Krzysztof Herdzin - piano
Olo Walicki - bass
Grzegorz Grzyb - drums
JAZZ FORUM 019
By Adam Baruch
This is probably the least known as well as most unusual album by veteran Polish Jazz saxophonist / composer / band leader Zbigniew Namyslowski, who is associated with the local scene continuously since the late 1950s. The album consists of a live recording captured by the Polish Radio, which presents a Jazz arrangement of Amadeus Mozart's Clarinet Concerto in A major, K 622, performed by Namyslowski's quartet, clarinetist Wojciech Mrozek and the Camerata string quartet. The Zbigniew Namyslowski quartet at the time of the recording included also pianist Krzysztof Herdzin, bassist Olgierd Walicki and drummer Grzegorz Grzyb. Mozart's masterpiece, which was his last completed work before his untimely death, consists of three movements, but this extended interpretation adds five more "variations". All the pieces were arranged by Namyslowski, except the middle movement of the original concerto, which was arranged by Herdzin.
Of course this is by far not the first attempt of creating Classical-Jazz Fusion, which has been attempted countless times before. The matching of these often distant musical idioms is probably the most perilous area, and this album is a "classic" (pun intended) example why. The idea behind such attempts is of course to fuse the two idioms and create an amalgam, which somehow manages to preserve the best of both ingredients and create a new flavor, previously unknown. Sadly the music presented here fails completely in that sense, as far as I am concerned. The resulting music mixes Mozart's melodic themes with Jazz rhythms and improvisations, but the resulting music simply sounds unsavory. Sort of "pickles with marmalade", which makes sense to pregnant women only.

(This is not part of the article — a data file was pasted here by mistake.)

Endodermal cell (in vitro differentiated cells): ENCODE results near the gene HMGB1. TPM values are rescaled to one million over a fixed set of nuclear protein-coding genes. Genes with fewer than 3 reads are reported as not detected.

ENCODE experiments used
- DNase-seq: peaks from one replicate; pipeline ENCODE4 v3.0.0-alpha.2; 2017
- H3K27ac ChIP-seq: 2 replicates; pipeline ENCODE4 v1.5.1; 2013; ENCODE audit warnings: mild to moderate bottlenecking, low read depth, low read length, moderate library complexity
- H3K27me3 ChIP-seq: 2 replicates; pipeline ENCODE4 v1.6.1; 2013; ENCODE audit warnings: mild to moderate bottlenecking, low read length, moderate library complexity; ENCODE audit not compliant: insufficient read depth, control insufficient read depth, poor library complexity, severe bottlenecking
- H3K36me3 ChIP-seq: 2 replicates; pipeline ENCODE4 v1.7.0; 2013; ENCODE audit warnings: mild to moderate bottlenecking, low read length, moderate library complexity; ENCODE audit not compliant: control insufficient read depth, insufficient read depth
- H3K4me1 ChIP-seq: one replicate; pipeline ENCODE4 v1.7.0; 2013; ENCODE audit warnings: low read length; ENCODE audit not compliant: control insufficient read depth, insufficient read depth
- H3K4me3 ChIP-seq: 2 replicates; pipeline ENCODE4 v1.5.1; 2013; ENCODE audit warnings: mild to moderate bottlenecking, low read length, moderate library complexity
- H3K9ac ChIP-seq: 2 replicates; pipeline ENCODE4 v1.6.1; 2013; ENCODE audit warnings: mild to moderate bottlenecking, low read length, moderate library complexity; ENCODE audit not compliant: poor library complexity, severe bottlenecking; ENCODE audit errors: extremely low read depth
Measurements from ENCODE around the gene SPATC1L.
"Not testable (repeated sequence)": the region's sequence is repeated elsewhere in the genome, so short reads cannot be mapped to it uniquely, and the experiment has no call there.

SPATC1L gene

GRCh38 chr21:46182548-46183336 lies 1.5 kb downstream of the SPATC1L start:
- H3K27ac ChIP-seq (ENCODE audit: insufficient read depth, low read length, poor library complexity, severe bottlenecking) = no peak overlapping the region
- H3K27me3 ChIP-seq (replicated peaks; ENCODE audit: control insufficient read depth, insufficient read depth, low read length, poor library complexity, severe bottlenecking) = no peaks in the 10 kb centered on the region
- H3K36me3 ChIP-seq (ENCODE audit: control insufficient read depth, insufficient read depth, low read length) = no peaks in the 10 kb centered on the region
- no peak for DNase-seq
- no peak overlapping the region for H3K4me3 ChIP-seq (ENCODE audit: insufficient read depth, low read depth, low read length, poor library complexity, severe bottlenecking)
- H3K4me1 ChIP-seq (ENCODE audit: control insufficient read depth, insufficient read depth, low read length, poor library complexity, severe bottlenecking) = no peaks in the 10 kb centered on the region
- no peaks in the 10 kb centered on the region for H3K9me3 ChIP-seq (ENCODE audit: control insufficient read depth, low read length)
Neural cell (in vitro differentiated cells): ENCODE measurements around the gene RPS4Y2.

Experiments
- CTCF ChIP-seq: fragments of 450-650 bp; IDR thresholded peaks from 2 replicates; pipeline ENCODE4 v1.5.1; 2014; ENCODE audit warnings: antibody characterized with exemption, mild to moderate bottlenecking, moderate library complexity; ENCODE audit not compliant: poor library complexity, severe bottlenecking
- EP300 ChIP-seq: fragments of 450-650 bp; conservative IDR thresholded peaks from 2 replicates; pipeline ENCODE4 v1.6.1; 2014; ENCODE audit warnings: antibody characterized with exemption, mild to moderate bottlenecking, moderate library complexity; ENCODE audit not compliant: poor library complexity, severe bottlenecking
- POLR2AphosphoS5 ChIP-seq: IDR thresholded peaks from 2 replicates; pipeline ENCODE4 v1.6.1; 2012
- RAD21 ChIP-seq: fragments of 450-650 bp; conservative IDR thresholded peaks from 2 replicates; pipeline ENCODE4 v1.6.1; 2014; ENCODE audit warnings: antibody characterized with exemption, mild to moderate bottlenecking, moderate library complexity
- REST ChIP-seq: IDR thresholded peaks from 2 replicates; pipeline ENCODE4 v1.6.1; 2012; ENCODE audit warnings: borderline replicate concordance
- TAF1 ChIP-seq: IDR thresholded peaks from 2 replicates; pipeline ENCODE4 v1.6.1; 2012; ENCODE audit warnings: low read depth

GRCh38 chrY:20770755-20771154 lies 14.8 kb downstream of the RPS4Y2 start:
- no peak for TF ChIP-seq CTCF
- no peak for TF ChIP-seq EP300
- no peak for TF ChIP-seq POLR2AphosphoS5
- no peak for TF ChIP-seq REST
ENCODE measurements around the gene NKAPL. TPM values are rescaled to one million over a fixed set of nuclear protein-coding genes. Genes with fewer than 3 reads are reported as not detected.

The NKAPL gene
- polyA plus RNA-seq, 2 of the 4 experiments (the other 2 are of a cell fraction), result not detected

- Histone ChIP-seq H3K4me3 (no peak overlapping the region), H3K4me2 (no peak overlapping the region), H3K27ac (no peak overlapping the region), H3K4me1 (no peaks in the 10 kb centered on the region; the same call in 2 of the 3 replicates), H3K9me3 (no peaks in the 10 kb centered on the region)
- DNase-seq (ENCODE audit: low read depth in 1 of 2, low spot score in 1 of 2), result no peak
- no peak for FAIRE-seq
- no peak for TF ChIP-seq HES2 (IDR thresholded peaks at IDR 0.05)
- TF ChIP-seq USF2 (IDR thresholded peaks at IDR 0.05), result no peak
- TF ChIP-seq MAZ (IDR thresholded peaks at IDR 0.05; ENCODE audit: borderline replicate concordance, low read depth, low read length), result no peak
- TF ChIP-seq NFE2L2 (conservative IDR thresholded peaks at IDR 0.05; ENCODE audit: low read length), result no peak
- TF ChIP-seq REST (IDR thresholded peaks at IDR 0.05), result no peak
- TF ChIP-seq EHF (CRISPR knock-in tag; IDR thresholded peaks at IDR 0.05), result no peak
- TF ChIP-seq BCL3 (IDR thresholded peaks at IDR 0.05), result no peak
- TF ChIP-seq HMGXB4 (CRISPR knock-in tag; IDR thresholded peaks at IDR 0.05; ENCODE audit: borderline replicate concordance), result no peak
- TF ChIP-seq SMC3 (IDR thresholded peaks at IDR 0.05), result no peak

Of course Namyslowski and his crew are all wonderful musicians and perform spotlessly all the way through, as do their Classical counterparts. There are many showcases of splendid musicianship and inspired soloing. However the overall atmosphere simply doesn't let one enjoy this music. Mozart dancing calypso is simply not my cup of rum…
But considering Namyslowski's remarkably long and otherwise spotless career and tremendous contribution to Polish Jazz, this excursion is easily forgiven, as it is forgotten.